Ancient ceramics in Beijing unravels Chinese civilization from the 3rd to 9th century

Humans once discovered that clay could be formed into objects through a certain process, and a new industry called ceramics manufacturing was born. An exhibition in Beijing unravels its mystery and history.

These are eye-witnesses of the evolution of Chinese civilization from the third to the ninth century. Rather than curated by chronology or geography, the 200 or so ceramic objects are arranged into four subjects: Anchoret, Sutra, Alchemy and Lions. Each concept represents a significant cultural, social or historical aspect of the period.

Exhibits featuring ceramic art. /CGTN

"Anchoret" refers to powerful and influential families who had for generations held important official positions in the Wei, Jin and Northern and Southern dynasties. At the beginning of the third century, the scholar-officer clan, who failed in its pursuit of the official career, grew skeptical of Confucian ethics. 

"They began pursuing a more philosophical, seclusive way of living, advocating for individual liberation and spiritual freedom. This, in turn, greatly changed how ceramics artifacts were produced and appreciated," said Lei Wanwan, founder of the M WOODS Art Museum.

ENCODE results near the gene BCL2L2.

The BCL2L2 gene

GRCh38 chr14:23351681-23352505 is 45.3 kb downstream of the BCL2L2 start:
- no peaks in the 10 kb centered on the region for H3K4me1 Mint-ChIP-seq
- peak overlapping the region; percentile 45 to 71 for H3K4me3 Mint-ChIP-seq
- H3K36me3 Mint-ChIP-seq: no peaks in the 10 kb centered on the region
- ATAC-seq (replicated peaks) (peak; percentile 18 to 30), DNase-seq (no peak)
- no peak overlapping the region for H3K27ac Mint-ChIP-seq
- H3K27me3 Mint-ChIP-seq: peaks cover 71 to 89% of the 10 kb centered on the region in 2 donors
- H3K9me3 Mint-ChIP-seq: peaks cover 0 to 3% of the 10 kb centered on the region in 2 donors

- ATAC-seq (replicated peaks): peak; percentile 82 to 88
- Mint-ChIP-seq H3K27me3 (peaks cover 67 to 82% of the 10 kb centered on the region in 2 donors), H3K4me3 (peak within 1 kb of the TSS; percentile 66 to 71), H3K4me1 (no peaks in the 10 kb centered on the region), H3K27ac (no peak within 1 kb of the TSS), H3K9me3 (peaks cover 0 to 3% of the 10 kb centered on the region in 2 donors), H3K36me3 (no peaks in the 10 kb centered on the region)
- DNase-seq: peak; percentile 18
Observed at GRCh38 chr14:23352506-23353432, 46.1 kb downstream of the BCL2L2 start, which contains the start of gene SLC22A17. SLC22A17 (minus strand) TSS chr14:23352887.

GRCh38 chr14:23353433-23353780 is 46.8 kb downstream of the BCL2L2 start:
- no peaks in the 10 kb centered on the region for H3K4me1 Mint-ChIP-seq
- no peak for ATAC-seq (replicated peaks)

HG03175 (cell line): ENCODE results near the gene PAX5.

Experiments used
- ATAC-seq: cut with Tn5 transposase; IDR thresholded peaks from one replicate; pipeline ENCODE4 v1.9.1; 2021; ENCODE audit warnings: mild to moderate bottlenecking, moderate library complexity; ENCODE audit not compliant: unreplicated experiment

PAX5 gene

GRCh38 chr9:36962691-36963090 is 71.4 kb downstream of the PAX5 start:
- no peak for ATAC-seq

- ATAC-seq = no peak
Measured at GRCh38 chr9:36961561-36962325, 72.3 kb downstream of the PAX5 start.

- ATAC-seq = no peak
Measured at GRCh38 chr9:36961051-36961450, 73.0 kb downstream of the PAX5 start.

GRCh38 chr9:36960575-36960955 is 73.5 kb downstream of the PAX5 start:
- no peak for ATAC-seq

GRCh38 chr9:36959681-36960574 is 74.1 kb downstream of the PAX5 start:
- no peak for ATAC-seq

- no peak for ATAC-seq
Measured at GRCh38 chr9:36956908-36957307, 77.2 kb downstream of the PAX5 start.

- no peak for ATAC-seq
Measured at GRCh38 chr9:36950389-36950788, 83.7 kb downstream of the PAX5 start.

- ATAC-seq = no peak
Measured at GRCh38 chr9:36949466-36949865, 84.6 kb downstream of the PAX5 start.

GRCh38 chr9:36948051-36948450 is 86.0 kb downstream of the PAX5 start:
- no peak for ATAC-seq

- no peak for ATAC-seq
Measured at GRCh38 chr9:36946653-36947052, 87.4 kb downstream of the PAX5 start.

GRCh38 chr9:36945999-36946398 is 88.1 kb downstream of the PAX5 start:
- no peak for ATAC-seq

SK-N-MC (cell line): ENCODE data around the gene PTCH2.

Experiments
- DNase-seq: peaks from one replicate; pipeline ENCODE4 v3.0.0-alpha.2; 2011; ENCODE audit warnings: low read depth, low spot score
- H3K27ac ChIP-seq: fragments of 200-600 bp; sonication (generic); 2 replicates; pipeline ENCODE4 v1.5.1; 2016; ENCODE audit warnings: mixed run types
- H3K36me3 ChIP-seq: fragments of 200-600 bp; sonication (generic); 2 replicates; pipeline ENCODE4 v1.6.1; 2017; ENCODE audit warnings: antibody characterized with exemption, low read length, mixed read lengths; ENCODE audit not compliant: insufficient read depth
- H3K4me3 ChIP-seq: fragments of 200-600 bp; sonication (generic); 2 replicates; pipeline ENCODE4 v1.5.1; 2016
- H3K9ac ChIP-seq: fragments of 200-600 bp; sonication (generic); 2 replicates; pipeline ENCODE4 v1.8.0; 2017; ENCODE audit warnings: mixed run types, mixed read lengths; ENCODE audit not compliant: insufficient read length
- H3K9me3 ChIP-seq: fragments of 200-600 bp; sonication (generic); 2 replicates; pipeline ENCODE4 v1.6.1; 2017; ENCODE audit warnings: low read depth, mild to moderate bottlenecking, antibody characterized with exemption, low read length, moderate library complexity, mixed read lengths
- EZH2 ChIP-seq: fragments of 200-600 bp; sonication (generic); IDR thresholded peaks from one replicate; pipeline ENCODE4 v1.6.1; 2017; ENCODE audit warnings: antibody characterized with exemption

Another important section titled "Sutra" features Buddhism. China experienced deep political and social turmoil from the third to the sixth century. Religion was a great relief for people who suffered in life. As a result, Buddhist images were highly recognized in ceramic art during this period.

Green-glazed stoneware statuette of a civil officer (L) and green-glazed earthenware statuette of a messenger (R). /CGTN

In ancient times, most ceramic objects served as tools of production, daily utensils or funeral items. They were not endowed with aesthetic values like they are today. But this gradually changed as techniques developed. The Ling Long bowl is a good example.

The kiln men carved small holes in porcelain. After firing it to form a shape, they glazed the whole body and put it into the kiln. The glazes flowed through the kiln and covered the holes. When light gets through, the bowl shines like stars in the night sky.

The Ling Long bowl. /CGTN

"The Ling Long bowl is extremely important in that it is the only perfectly intact Ling Long bowl known in the world. Ling Long ware are characterized by its unique pierced ornamentation that were, usually in our mind, made from the Ming and Qing dynasties. However, from this object we can see that the technique has in fact already been practiced during the Sui Dynasty," said Lei.

The exhibition featuring ceramic development between the third and ninth century runs through January 3 in 2021 at the M WOODS Art Museum.